Operations of Airport Resources and Air Cargo Prediction

Increasing air travel by about 5.3% per year and increasing freight transportation by more than 4% are demanding sophisticated approaches in order to use existing airport resources and to predict travel and freight demand precisely. We want to address two problems.

1. Operations of Airport Resources

The baggage handling system of airports is a crucial resource, in particular at hub airports. It consists of several sub-systems (such as check-in counters, infeed stations, baggage warehouses, claim carousels, loading carousels) that are connected by a conveyor belt network. The sub-systems are operated by workers (e.g. loading bags into containers at the loading carousel). All baggage traversing at airport is routed through the baggage handling system. Within the airport industry, the baggage handling systems are mainly manually planned and controlled by human dispatchers with the help of IT-based planning systems. These systems provide information but do not apply optimization techniques. Based on existing work (see Frey et al. 2017) we want to develop models and methods in order to optimize the operations of the baggage handling system.

The third issue is that of incentives for both, actually winning customers and inviting a certain behavior of the customers. Of course, the general question is, which (positive or negative) incentives should be offered to customers for which behavior.  For instance, it is certainly desirable that customers either recharge the batteries of an electro vehicle themselves or deliver it to a charging station. Since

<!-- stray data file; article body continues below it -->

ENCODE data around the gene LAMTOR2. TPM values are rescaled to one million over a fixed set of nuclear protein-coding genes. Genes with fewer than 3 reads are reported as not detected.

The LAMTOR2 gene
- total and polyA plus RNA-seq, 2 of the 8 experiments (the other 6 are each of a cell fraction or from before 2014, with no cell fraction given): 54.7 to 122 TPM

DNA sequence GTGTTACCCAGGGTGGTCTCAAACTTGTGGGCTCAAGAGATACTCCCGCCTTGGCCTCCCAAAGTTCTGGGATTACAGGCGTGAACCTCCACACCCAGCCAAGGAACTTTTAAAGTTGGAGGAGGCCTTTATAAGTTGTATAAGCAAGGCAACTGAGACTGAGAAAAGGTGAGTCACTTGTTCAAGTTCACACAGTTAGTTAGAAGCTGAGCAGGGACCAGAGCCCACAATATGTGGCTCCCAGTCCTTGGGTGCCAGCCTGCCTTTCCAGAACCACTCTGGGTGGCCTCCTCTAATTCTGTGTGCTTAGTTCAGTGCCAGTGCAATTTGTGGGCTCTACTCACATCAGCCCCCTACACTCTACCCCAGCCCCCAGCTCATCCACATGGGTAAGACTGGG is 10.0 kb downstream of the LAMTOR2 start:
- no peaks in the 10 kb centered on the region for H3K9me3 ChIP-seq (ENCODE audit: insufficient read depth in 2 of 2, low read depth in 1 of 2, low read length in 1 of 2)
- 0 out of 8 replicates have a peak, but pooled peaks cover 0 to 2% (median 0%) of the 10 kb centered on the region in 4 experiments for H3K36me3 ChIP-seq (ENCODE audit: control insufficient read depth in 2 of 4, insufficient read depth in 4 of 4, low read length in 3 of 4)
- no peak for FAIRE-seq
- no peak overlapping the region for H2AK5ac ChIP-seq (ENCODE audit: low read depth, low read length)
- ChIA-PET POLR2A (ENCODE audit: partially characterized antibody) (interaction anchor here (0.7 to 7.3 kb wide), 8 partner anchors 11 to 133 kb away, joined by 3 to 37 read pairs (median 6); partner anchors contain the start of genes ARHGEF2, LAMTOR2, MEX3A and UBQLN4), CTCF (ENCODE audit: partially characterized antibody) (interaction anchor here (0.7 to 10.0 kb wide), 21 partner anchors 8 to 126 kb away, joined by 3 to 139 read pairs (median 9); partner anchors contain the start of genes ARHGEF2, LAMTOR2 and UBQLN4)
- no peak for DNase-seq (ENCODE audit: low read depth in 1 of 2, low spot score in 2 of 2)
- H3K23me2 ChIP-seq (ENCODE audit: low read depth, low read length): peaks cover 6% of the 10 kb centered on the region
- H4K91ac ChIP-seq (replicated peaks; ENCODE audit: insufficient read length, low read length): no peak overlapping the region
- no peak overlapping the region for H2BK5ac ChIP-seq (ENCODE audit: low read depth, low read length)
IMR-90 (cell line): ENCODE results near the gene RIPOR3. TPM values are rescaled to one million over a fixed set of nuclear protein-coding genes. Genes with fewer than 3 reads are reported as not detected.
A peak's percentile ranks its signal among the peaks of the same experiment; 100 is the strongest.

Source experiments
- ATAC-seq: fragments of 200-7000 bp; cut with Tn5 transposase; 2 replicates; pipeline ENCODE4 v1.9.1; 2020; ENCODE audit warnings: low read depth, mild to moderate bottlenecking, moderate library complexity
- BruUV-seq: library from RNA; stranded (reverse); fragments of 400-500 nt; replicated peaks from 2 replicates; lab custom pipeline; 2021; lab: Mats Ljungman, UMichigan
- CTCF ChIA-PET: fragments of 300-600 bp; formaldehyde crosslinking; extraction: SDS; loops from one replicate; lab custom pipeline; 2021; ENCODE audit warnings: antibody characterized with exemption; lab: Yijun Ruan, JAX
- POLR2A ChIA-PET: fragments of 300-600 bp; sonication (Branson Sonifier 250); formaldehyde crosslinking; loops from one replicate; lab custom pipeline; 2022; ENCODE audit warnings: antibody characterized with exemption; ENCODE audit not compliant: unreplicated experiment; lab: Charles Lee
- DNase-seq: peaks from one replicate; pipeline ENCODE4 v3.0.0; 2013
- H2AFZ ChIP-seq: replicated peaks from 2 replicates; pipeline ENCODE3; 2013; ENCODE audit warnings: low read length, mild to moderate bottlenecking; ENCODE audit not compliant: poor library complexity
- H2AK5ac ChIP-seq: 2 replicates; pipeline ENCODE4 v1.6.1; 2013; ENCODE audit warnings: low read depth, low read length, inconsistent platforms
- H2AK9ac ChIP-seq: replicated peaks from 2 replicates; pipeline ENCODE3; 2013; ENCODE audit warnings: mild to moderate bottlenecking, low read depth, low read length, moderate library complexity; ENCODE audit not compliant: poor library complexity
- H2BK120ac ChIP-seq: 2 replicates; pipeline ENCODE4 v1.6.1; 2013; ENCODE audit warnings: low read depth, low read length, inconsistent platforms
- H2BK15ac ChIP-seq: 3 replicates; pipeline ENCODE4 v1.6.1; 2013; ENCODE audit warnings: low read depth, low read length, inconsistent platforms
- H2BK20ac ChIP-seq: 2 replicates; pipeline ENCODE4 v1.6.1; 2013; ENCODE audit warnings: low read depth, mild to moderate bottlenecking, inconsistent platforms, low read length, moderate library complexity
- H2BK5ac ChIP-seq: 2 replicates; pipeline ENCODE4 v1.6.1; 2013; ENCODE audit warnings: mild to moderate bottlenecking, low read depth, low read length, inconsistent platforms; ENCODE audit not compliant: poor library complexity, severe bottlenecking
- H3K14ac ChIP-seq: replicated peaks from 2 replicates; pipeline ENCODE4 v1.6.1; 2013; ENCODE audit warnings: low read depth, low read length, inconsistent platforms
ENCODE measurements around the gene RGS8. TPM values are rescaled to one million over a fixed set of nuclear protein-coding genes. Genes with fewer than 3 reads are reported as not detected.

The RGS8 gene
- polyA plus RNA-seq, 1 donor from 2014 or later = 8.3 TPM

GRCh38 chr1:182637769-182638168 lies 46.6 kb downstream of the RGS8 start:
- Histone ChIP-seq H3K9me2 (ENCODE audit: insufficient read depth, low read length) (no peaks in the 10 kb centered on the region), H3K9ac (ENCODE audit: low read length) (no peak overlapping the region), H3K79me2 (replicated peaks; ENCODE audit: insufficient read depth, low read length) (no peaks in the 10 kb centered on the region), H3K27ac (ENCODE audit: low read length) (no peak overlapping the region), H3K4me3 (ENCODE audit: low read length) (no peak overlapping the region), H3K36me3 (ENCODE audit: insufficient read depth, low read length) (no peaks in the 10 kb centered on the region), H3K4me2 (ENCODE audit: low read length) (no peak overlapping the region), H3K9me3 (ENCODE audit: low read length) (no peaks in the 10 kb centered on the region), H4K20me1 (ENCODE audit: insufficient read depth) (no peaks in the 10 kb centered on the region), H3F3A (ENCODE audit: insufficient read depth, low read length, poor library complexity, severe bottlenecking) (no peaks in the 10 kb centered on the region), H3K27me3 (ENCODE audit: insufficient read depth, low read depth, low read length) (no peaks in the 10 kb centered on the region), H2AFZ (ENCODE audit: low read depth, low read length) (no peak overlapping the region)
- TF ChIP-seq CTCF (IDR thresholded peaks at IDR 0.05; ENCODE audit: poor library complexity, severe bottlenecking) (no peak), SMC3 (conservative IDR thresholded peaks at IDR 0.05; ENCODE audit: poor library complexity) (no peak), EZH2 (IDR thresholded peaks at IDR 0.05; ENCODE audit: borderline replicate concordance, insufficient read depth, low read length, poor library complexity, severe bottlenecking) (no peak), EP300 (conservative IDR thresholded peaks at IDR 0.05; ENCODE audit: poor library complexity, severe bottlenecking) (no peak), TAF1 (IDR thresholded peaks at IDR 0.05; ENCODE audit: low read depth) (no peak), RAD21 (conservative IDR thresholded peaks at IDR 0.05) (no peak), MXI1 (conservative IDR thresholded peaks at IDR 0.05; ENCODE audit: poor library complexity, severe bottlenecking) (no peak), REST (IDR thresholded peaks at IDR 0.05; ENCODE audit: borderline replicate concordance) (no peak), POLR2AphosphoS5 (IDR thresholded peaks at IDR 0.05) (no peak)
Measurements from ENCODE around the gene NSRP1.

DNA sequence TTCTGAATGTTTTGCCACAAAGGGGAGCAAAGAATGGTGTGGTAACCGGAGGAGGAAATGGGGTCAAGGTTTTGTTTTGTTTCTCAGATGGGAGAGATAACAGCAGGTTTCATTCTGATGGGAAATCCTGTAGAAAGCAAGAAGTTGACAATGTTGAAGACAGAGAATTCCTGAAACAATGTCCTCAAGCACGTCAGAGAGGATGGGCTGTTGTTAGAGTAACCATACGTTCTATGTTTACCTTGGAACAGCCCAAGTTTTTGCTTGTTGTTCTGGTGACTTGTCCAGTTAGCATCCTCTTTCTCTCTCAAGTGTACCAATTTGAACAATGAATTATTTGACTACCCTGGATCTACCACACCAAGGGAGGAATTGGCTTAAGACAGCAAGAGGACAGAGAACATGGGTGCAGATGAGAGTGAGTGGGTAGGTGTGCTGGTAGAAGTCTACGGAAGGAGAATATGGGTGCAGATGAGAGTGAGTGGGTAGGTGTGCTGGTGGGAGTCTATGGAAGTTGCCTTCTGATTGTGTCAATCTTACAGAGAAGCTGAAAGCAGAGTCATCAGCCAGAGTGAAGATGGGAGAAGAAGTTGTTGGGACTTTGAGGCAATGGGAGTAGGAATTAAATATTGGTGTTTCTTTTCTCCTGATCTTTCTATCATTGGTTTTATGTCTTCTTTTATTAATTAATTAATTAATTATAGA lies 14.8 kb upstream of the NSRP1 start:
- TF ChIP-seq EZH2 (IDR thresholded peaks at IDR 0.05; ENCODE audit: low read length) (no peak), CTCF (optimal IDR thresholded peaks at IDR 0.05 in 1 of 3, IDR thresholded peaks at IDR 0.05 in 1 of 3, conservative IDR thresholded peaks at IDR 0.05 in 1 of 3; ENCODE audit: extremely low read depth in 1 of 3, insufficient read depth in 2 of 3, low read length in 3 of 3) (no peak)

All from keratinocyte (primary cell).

recharging is quite time-intensive currently, one would need to design incentives based on the current status of the batteries. Also, in order to win sustainable business, monthly rates may be offered that come with some sort of guarantee that a vehicle (of appropriate type) is indeed available at any time at a certain location or within a certain range.

The third issue is that of incentives for both, actually winning customers and inviting a certain behavior of the customers. Of course, the general question is, which (positive or negative) incentives should be offered to customers for which behavior.  For instance, it is certainly desirable that customers either recharge the batteries of an electro vehicle themselves or deliver it to a charging station. Since

recharging is quite time-intensive currently, one would need to design incentives based on the current status of the batteries. Also, in order to win sustainable business, monthly rates may be offered that come with some sort of guarantee that a vehicle (of appropriate type) is indeed available at any time at a certain location or within a certain range.

2. Air Cargo Prediction

Accurate prediction of air cargo is required in order to plan required capacity accordingly. Prediction is particularly important as freight is paid for shipped and not for reserved cargo, leading to deviations between reserved and shipped cargo. Furthermore, relevant parameters (such as size, weight, category or type of cargo) are of different data types (continuous vs. discrete, ordered vs. unordered) that need to be unified. Based on previous work (see Brieden and Gritzmann 2012) and its subsequent applications we want to develop appropriate transformations of parameters into a unified space and develop predictive algorithms based on appropriately clustered homogenous substructures.